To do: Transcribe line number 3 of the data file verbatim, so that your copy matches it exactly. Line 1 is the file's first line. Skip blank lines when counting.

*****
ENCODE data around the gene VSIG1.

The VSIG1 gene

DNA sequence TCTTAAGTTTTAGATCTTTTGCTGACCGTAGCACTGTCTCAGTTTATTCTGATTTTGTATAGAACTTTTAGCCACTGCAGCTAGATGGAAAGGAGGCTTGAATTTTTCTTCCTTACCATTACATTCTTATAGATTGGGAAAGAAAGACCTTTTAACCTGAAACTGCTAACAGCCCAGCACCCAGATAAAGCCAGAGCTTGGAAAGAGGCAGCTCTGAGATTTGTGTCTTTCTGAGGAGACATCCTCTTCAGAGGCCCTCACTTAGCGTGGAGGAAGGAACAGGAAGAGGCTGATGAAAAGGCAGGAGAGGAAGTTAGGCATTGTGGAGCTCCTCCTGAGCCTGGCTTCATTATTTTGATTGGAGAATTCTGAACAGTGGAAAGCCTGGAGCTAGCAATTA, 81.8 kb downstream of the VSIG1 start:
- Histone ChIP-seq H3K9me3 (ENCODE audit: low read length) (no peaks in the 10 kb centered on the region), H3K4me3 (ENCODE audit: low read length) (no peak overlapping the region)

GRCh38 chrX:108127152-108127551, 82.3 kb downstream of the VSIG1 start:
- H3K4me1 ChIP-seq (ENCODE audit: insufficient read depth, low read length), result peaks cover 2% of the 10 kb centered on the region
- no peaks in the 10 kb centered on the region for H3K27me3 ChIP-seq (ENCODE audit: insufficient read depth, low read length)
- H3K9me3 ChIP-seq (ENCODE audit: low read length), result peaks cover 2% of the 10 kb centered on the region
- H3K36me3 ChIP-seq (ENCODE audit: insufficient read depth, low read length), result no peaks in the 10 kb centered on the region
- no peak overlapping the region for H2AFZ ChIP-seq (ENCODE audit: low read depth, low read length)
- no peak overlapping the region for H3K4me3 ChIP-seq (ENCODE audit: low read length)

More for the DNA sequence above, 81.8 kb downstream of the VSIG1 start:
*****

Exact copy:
DNA sequence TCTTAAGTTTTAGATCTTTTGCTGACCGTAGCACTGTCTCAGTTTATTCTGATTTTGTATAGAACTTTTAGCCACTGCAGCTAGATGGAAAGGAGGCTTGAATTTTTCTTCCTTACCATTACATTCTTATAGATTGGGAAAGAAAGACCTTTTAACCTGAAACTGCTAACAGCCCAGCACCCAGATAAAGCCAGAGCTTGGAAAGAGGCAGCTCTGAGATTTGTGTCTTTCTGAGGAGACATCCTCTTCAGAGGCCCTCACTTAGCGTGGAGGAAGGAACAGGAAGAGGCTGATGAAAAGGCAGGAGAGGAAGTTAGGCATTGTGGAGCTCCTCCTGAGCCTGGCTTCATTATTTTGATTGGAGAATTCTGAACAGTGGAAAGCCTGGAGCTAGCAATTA, 81.8 kb downstream of the VSIG1 start: